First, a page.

CLEVELAND -- The Cleveland Clinic says it has delivered the first baby in North America after a womb transplant from a dead donor.
Uterine transplants have enabled more than a dozen women to give birth, usually with wombs donated from a living donor such as a friend or relative. In December, doctors in Brazil reported the world's first birth using a deceased donor's womb.
These transplants were pioneered by a Swedish doctor who did the first successful one five years ago.
The uterus was transplanted in late 2017. In late 2018, the mother became pregnant through in vitro fertilization.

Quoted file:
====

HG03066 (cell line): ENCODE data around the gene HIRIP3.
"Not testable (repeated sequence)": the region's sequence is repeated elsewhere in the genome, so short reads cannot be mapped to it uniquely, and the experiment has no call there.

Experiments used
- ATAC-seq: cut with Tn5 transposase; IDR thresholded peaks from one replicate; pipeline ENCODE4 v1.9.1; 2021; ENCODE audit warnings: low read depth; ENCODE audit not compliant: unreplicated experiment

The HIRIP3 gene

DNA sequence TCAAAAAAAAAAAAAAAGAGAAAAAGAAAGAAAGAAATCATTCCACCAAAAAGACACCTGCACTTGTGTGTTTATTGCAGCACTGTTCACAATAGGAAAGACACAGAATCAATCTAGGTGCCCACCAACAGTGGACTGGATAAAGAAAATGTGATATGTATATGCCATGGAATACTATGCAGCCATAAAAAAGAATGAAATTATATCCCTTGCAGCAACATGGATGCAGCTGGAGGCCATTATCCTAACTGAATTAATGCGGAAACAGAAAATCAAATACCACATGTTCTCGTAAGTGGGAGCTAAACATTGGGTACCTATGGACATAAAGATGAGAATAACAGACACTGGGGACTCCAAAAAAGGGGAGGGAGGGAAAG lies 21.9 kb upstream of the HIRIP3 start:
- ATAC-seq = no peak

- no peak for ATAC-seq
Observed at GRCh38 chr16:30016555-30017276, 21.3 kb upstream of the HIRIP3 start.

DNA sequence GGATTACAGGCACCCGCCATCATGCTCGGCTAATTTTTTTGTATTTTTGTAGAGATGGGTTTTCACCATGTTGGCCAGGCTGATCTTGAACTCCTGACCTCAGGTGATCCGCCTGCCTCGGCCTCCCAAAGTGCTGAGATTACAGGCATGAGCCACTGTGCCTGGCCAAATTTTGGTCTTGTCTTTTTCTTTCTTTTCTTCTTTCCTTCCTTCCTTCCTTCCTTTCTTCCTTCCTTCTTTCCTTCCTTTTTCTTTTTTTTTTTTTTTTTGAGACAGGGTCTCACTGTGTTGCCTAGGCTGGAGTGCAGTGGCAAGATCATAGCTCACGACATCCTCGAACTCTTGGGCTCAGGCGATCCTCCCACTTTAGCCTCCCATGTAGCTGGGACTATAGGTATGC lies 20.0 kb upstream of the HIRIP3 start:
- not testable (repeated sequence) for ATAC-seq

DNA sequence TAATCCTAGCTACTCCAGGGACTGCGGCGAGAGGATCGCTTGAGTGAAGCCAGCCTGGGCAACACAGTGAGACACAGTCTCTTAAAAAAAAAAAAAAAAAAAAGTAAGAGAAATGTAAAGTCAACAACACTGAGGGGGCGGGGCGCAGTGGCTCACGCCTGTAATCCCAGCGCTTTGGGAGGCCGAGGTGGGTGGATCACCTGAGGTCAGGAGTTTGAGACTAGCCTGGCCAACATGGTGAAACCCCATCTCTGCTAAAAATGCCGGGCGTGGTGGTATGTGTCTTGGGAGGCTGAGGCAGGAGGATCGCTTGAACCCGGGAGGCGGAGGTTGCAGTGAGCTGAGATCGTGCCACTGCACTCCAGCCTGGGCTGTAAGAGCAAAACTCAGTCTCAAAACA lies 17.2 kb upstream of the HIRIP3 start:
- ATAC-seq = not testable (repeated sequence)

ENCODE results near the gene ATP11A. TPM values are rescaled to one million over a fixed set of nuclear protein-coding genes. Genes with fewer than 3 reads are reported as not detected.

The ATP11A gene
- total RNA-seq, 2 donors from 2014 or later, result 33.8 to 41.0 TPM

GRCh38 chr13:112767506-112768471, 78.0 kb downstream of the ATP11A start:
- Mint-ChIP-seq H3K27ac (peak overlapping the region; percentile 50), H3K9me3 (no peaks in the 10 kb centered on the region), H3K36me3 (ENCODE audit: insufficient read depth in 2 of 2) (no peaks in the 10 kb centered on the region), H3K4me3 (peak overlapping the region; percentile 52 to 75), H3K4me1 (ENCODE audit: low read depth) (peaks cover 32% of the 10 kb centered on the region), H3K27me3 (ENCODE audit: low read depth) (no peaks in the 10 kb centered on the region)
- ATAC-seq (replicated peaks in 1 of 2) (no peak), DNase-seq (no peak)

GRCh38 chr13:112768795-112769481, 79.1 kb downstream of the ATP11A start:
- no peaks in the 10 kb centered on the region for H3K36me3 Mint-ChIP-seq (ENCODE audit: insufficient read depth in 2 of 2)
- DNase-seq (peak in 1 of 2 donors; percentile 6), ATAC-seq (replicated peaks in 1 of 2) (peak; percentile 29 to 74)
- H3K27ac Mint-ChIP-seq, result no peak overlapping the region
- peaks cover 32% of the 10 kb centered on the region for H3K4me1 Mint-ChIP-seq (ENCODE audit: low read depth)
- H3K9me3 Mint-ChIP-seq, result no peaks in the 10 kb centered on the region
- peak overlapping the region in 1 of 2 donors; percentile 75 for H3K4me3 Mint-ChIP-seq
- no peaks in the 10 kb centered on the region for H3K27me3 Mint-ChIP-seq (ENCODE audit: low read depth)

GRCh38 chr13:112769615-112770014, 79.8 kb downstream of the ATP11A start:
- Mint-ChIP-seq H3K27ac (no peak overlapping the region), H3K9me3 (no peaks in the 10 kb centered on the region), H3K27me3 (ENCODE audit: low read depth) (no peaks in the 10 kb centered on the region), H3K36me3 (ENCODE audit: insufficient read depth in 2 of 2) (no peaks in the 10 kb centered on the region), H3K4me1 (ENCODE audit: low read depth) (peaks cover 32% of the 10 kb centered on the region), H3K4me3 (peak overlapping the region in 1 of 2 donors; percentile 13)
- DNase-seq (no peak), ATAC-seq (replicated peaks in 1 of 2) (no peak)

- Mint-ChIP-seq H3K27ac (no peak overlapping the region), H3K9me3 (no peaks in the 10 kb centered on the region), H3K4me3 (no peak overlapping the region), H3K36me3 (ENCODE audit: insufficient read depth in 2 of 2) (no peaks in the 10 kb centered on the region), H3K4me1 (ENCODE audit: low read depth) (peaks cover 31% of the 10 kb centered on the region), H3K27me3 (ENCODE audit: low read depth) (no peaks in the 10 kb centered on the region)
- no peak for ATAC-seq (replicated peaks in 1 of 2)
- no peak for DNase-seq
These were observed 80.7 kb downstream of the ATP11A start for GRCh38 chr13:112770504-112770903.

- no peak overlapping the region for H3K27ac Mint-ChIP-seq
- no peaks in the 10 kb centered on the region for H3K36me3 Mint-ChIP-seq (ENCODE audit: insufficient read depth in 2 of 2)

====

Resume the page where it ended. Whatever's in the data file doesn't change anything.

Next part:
"We couldn't have asked for a better outcome. Everything went wonderfully with the delivery; the mother and baby girl are doing great," said Uma Perni, M.D., Cleveland Clinic maternal fetal medicine specialist. "It's important to remember this is still research. The field of uterus transplantation is rapidly evolving, and it's exciting to see what the options may be for women in the future."
The Cleveland hospital said Tuesday that the girl was born in June. The clinic has done five uterus transplants so far and three have been successful, with two women waiting to attempt pregnancy with new wombs. In all, the clinic aims to enroll 10 women in its study.
(The Associated Press contributed to this report.)
Medical milestone: Baby born from deceased donor's transplanted womb for first time in US
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